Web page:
That sounds like a substantive, exciting and fulfilling future for journalism.
The question of how best to survive in the new world will not be answered by hoping for a return to the past. Instead, now is the time for news managers to aggressively experiment with new distribution efforts.
It’s past time, actually, so let’s get on it.
And to those worried about cannibalization, we would say: If a company is going to cannibalize your business, you’ll almost always be better off if that company is your own, instead of a competitor.
Did you see those ad-revenue numbers? We’re being eaten up alright, but it’s not cannibalization. Or we wouldn’t be so hungry.
New opportunities can become apparent when managers change their perspective about a news organization’s role and its standing in the community. What can sales and marketing teams do to create additional value? Consulting services, event marketing, and long-tail repurposing are three possibilities.
I think the one thing I can say with certainty about whatever future media companies will be — whether they are transformed former newspaper companies or whatever comes next if we don’t survive — is that they will have a broader revenue base than our traditional mix of ads and subscriptions.
Sales teams whose bonuses are based on achieving specific goals are often more motivated to sell a traditional broadcast or print advertisement, where the margins are higher, than a digital advertisement. Given the priorities outlined by management, it is unrealistic to expect these sales teams to pursue digital pennies when approaching agencies and advertisers. Yet the long-term value of digital revenue is critical to the sustainability of the organization, and failing to develop sales team capabilities in this area will weaken the organization’s competitiveness over time.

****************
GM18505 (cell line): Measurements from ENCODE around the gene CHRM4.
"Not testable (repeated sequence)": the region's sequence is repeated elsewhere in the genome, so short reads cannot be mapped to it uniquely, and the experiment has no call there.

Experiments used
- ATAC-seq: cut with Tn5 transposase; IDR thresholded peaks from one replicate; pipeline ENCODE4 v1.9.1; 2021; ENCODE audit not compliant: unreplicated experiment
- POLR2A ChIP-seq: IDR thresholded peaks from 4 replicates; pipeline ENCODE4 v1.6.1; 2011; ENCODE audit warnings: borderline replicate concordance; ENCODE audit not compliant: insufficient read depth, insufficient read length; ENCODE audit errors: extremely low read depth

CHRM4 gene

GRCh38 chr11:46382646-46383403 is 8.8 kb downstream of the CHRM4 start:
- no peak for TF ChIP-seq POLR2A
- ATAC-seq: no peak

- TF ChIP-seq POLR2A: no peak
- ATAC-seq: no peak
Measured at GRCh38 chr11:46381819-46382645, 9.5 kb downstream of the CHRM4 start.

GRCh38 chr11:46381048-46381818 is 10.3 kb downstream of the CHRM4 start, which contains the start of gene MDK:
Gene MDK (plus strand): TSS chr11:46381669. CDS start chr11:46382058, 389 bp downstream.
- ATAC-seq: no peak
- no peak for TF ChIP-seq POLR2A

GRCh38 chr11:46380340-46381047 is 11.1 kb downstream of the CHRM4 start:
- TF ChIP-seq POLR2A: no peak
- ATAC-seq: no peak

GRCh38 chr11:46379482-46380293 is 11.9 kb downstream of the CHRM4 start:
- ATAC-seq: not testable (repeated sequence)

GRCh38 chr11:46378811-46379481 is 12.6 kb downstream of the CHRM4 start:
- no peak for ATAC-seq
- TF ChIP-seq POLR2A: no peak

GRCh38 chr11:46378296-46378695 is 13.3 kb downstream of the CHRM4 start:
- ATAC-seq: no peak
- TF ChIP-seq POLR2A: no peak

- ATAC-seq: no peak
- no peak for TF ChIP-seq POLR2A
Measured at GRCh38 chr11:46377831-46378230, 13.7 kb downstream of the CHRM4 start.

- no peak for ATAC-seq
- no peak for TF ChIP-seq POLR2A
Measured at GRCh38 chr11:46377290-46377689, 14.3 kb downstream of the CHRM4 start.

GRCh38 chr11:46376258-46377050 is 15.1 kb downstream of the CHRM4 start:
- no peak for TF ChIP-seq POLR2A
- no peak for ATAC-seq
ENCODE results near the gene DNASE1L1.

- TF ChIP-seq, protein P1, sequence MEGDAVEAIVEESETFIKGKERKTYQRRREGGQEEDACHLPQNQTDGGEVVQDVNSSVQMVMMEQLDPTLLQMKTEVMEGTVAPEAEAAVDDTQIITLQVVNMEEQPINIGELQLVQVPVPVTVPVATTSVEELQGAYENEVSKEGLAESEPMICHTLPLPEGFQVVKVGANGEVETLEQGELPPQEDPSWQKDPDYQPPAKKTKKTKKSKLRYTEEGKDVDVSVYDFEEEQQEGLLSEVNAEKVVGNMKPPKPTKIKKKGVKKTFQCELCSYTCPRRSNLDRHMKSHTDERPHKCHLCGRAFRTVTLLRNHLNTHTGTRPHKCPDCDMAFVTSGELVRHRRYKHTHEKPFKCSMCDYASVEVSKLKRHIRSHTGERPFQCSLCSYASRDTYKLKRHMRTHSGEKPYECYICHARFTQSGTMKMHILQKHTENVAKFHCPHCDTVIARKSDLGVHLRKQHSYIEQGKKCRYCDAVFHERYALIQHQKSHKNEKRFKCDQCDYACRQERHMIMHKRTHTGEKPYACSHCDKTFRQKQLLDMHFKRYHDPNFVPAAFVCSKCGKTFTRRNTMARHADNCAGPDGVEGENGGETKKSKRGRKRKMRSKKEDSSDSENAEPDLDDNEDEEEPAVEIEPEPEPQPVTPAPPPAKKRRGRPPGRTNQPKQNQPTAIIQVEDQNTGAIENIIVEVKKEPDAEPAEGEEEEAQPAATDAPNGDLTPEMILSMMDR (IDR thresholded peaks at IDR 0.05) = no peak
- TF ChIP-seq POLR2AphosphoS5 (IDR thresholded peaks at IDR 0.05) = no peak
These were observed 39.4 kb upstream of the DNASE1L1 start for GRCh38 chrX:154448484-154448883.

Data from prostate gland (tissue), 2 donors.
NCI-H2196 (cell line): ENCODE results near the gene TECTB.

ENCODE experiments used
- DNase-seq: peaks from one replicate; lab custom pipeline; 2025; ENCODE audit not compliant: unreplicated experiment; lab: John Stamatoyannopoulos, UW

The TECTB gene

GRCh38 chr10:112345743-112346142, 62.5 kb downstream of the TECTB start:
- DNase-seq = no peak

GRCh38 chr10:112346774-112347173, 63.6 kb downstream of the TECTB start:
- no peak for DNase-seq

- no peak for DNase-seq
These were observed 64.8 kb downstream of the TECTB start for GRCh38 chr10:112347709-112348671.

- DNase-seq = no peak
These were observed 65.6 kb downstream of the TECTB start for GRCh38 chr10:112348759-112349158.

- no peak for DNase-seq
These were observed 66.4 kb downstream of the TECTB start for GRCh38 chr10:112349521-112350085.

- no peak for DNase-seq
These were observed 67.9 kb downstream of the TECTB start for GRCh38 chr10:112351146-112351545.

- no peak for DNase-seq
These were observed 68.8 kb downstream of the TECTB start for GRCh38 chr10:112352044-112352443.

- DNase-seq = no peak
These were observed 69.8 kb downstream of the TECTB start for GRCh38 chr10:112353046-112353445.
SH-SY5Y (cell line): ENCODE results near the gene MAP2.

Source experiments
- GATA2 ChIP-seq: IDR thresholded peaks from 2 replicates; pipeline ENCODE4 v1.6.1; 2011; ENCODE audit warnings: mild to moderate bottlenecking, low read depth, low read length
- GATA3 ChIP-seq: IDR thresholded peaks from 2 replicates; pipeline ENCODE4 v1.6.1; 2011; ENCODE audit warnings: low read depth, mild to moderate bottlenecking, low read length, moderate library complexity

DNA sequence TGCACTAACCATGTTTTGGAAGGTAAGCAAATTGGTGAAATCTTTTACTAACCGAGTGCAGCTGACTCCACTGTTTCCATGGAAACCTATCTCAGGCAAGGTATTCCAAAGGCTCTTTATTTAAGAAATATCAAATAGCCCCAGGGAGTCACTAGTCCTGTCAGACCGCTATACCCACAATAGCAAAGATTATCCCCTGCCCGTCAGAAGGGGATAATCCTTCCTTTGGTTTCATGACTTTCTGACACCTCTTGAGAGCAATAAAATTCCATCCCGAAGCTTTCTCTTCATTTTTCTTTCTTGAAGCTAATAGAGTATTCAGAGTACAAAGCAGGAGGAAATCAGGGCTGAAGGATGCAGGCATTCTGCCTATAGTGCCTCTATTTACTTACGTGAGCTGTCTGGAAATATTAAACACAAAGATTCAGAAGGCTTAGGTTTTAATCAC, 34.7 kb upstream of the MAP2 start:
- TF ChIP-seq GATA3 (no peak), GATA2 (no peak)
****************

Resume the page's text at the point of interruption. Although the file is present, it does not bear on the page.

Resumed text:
One of our most important challenges is to develop the right incentives for sales staffs in the digital age.
Creating an innovative newsroom environment means looking within the existing value network and beyond traditional business models to discover new experiences for audiences, then realigning your resources, processes and priorities to embrace these disruptions.
I think we’re off to a good start at Digital First with our national Thunderdome newsroom. We’re making good progress in some of our newsrooms, but we still have a lot of work to do. Leading that transformation is probably the most important challenge of my job now.
I’m glad Christensen is trying again to share his amazing knowledge of disruptive innovation with the news biz. I hope we respond more boldly this time.
For further reading: This weekend I
hope to re-posted some of the Newspaper Next blog posts I wrote for API back in the day and added the links below. In the meantime, I suggest reading what Mark Potts and Guy Lucas had to say about Christensen’s piece.
Postscript/update: I should add two points that might leaven my criticism of the newspaper industry’s leaders. My criticism is I think is accurate and valid, but:
- Our industry’s response fits patterns Christensen has seen repeatedly in the dozens of businesses he has studied. It’s not that newspaper industry leaders were extraordinarily stupid or timid. They needed to be extraordinarily smart and bold and Christensen was showing them the way.
- I should note my role in the failure. I think my N2 colleagues and I worked long and hard to teach Christensen’s principles to the newspaper business. But if we (I) had done a better job persuading and teaching, maybe the news business wouldn’t be needing Christensen’s advice again.
Update 2: Thanks to Jeff Gauger for pointing out the billion/million error I corrected above.